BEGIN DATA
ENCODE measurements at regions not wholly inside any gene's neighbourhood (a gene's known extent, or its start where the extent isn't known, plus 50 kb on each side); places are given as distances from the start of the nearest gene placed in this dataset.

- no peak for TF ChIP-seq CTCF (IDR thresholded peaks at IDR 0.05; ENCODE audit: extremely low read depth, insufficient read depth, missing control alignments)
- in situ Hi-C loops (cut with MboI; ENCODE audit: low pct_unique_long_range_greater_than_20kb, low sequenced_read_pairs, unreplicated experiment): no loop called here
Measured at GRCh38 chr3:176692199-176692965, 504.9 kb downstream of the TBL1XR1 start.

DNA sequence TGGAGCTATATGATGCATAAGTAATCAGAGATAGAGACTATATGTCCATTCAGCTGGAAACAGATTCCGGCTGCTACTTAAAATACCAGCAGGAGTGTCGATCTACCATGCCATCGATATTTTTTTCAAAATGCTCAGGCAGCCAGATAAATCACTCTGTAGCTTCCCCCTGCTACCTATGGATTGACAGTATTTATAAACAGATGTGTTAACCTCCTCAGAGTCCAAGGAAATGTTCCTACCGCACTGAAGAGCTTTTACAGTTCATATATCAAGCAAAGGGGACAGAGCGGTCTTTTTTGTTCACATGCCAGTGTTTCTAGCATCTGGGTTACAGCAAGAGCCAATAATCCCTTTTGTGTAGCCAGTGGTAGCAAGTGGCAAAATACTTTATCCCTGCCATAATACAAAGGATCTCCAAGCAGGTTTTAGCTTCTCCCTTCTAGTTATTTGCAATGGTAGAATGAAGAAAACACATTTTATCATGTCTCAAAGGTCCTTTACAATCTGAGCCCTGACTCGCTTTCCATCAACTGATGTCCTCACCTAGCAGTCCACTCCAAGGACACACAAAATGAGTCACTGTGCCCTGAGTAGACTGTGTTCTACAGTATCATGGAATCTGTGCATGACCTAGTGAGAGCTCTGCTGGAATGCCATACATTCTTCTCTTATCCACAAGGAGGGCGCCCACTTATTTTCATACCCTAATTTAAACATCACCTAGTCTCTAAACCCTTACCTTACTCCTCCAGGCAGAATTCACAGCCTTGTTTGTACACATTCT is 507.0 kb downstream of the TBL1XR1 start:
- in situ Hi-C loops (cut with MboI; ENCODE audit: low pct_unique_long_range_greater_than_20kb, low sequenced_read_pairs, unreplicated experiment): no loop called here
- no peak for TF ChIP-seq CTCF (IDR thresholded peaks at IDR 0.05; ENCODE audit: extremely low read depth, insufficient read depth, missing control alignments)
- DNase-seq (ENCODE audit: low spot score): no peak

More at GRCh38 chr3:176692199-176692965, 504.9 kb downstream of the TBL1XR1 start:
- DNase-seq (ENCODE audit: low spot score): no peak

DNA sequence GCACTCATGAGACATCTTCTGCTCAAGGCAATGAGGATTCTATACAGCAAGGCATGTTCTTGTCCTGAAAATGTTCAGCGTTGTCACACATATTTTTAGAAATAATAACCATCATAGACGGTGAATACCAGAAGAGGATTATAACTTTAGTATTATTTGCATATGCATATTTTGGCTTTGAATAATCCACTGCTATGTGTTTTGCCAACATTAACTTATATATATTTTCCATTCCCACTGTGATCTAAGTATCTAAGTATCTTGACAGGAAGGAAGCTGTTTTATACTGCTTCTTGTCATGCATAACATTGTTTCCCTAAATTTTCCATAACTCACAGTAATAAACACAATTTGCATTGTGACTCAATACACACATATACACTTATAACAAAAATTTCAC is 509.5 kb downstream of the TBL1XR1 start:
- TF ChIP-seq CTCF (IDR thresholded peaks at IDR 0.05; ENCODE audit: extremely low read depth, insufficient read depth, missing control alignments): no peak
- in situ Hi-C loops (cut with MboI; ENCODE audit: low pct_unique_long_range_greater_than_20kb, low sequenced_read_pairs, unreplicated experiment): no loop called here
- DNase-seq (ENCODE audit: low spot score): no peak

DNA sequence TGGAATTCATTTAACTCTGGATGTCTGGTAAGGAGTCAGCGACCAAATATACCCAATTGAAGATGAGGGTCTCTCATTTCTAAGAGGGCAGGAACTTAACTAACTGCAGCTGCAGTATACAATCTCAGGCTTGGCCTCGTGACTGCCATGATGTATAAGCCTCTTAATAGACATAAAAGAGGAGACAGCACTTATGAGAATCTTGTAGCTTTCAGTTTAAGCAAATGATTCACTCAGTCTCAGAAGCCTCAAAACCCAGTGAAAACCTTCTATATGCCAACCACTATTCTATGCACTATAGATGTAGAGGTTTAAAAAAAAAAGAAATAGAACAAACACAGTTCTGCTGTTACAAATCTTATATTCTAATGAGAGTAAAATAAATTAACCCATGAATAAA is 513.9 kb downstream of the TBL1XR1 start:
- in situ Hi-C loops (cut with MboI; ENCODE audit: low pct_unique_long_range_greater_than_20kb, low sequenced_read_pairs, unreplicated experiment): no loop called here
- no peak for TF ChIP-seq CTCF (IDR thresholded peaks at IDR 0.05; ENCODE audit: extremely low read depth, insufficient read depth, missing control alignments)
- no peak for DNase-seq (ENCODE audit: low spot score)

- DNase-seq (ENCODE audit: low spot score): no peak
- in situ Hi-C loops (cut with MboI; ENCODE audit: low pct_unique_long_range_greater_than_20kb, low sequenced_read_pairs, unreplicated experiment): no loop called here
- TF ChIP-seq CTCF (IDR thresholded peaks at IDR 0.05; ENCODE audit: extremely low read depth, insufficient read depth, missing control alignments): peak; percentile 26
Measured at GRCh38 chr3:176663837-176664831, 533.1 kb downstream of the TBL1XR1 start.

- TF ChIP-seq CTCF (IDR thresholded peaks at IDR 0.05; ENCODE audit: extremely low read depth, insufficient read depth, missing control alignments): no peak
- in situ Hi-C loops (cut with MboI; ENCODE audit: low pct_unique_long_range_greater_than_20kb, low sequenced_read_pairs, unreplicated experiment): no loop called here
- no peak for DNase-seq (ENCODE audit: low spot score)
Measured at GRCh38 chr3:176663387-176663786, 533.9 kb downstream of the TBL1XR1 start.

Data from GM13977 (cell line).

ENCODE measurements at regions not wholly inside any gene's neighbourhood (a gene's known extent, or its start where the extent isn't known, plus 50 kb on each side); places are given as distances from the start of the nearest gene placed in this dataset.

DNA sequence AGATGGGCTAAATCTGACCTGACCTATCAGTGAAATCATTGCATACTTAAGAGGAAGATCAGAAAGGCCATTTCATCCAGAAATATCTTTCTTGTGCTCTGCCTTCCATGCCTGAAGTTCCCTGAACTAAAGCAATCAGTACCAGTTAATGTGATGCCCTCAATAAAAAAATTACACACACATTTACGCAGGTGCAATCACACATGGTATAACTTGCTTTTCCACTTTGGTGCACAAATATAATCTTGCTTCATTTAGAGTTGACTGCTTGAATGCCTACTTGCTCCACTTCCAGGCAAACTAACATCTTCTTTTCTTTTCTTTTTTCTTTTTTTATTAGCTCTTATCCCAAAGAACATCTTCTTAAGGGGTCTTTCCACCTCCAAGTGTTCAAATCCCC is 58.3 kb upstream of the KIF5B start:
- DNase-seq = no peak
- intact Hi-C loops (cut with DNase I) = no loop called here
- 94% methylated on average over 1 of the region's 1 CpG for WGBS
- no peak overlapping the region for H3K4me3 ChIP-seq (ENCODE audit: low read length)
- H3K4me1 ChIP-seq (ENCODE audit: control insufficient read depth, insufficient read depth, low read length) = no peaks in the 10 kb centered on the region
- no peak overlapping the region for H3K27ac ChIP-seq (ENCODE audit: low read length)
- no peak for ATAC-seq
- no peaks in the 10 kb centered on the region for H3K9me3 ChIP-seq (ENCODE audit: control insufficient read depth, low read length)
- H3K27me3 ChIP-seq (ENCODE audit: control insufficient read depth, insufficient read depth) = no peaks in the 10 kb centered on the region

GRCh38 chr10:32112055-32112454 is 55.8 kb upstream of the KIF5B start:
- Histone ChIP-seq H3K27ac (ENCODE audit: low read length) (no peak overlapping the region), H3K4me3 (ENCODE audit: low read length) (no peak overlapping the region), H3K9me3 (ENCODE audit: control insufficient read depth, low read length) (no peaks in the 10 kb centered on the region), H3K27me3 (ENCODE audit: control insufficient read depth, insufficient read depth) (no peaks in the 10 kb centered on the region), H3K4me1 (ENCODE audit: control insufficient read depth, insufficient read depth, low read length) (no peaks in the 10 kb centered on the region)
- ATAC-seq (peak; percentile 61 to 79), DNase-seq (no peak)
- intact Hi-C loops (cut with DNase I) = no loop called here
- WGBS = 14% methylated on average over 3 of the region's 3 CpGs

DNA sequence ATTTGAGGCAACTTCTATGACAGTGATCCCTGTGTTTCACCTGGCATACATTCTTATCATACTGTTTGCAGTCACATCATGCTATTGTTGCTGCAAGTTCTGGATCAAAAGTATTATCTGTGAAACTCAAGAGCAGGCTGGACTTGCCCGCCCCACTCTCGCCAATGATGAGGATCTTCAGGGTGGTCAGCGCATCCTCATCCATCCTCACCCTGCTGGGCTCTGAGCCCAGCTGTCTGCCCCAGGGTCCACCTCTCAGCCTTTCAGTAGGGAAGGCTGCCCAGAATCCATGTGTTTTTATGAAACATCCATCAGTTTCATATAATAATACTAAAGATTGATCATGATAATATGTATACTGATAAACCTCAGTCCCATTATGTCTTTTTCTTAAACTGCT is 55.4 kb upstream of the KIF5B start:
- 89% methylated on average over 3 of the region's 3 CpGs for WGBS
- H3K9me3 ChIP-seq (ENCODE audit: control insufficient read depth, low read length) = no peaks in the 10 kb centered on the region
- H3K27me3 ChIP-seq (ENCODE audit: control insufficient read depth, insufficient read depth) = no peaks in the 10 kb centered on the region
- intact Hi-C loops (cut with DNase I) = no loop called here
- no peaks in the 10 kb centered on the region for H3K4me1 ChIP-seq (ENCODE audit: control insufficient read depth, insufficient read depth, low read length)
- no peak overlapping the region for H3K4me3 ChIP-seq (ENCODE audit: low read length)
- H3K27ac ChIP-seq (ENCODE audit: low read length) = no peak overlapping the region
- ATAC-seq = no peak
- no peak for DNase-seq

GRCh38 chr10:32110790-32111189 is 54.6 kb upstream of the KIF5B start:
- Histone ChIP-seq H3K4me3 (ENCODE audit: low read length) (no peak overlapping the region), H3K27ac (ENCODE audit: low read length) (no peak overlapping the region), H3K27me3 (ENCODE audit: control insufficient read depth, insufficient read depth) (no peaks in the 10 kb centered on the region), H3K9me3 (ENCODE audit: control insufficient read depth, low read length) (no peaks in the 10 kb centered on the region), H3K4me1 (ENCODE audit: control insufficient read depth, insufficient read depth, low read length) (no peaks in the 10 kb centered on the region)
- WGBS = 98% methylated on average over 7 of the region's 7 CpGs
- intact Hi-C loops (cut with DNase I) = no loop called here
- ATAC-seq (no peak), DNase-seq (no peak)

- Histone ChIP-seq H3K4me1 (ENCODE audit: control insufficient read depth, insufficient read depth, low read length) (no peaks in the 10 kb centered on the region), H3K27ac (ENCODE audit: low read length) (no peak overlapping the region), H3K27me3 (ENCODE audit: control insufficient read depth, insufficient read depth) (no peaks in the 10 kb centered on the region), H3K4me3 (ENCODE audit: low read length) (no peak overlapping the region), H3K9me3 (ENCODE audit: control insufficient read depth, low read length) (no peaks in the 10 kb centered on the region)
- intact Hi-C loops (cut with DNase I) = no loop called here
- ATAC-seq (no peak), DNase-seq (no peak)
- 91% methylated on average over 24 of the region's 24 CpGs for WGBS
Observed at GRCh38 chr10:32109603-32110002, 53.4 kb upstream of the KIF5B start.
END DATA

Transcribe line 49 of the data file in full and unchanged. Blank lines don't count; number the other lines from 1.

- no peaks in the 10 kb centered on the region for H3K4me1 ChIP-seq (ENCODE audit: control insufficient read depth, insufficient read depth, low read length)